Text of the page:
Friday, May 10, 2013

B. Nektar 2013 Spring Mead Fest, Ferndale

Written by  Jeff Priskorn
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B. Nektar 2013 Spring Mead Fest, Ferndale

Renowned meadery B. Nektar held their first Spring Mead Festival on Saturday, April 20, from 12-6 pm in the massive parking lot of their Ferndale headquarters. The weather was typical of Michigan’s mercurial spring: chilly, overcast, with temperatures hovering around 38 degrees. However, this did not stop the mead-loving masses from enjoying a festive afternoon with several blood-warming delights.
B. Nektar has held two previous Summer Mead Festivals, but the owners (Brad and Kerri Dahlhofer and Paul Zimmerman) wanted to hold an event without the heat and hay fever of summer. Well, they certainly avoided that on this day! But they are still planning to continue with the summer event as well. Their summer festivals have averaged around 800-900 attendees, and for this debut spring event there were over 500 confirmed guests on the festival’s Facebook event page. We arrived at 12:15 and despite Michigan displaying its bipolar weather tendencies there were already around 75 people in the lot. When we left around 3:30 there were upwards of 250 “meadies” enjoying the rivers of grog.

There were 14 meads available to sample over the course of the day. Most of the meads came as 10 oz. samples, costing 1 drink ticket ($5), though some of the higher gravity and specialty meads came either as 5 oz. samples, cost more, or both. The available meads included their standard draft meads: Zombie Killer, Evil Genius, and Necromangocon, as well as a special Apricot Cardamom; their standard bottle lineup of still meads: Orange Blossom, Wildberry Pyment, and Wildflower Mead; five taps that rotated throughout the day: Basket of Puppies, Unicorn, Rainbow, Dry-Hopped Zombie Killer, and Lager-Style Mead; and two limited editions: Episode 13, and Miel de Garde.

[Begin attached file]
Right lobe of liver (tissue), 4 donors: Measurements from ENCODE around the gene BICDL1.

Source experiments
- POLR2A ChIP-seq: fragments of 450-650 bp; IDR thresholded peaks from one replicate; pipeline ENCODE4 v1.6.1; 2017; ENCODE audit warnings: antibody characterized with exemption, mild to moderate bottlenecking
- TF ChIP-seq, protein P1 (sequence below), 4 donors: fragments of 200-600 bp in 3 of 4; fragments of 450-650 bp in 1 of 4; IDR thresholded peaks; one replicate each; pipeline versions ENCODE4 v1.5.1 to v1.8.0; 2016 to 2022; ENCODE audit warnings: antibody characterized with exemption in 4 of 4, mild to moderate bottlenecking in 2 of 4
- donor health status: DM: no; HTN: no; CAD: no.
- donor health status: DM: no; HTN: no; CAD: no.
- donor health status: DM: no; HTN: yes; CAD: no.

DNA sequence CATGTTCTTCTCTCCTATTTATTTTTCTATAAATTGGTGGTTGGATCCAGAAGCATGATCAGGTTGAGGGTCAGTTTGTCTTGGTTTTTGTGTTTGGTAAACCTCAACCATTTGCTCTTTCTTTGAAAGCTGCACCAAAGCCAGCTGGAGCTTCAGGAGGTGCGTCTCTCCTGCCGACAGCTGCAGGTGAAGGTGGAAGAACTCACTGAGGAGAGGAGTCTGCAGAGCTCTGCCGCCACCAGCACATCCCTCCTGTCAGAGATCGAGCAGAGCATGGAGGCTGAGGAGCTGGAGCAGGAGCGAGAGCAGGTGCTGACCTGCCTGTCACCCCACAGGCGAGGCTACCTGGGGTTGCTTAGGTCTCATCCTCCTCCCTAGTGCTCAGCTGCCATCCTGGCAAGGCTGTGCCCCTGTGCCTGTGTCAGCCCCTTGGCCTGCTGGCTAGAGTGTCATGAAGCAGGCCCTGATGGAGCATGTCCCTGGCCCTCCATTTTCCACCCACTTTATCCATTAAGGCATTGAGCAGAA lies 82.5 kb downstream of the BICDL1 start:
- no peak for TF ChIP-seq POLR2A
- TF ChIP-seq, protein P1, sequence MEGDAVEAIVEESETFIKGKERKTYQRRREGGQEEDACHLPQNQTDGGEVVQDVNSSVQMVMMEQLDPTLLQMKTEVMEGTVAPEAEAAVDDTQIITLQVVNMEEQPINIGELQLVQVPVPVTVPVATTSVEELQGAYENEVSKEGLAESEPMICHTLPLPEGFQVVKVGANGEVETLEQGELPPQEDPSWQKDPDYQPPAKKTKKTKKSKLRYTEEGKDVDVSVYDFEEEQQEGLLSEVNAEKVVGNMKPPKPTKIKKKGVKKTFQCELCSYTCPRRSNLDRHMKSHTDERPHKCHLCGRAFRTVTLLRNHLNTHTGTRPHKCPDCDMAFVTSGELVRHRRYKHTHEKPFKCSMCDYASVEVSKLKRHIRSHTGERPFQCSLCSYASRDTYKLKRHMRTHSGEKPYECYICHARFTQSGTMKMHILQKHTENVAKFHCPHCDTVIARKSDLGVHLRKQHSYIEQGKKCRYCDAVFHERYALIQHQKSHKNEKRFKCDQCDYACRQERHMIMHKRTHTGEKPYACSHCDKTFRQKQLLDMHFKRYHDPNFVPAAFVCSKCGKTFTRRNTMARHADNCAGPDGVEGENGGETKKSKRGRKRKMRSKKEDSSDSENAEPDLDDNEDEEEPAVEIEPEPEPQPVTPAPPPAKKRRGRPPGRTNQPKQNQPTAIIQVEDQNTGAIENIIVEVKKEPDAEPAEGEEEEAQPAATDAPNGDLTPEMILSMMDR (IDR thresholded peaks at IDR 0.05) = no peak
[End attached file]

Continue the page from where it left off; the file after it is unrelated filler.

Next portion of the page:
The headliner and main event of the festival was Episode 13, so limited and desirable that it came only as a 4 oz. sample and cost 2 tickets. Episode 13 is a bourbon barrel-aged orange blossom and buckwheat mead, measuring in at a whopping 17.5% ABV. Though small and expensive, it did not disappoint. Clear bronze in color, it possessed strong vanilla and bourbon barrel notes on the nose, and a very creamy mouthfeel. And it had a gloriously smooth finish, with vanilla and oaky notes, and a little bit of spice. Festival goers could also purchase a limited-edition 375 mL bottle for $24.99.

Now, a quick primer for those not familiar with mead. Not unlike beer, there are many different varieties and names, depending on how it is made, though to be called mead it must be brewed with honey and water. Some of the more common varieties include cyser, made with apple cider; pyment, made with red or white grapes; and braggot, made with hops and/or malt.

Besides the many wonderful meads, the festival also offered several delicious nutritional options from a passel of food trucks. (Yes, food trucks in Michigan! There needs to be more of these!) Green Zebra offered a fairly large and diverse menu, including a grilled cheese sandwich made with spinach, pesto, goat cheese and roasted red pepper (which the wife raved about) and a unique lasagna soup. Next to the not-seen-in-nature Green Zebra abided Detroit BBQ, serving up pulled pork, righteously sweet and tender brisket, and mustard slaw. In addition, there was a hot dog stand and for dessert, Treat Dreams ice cream. One of Treat Dreams’ flavors on this day was made with B. Nektar’s Necromangocon, which is flavored with mango and black pepper. Spicy!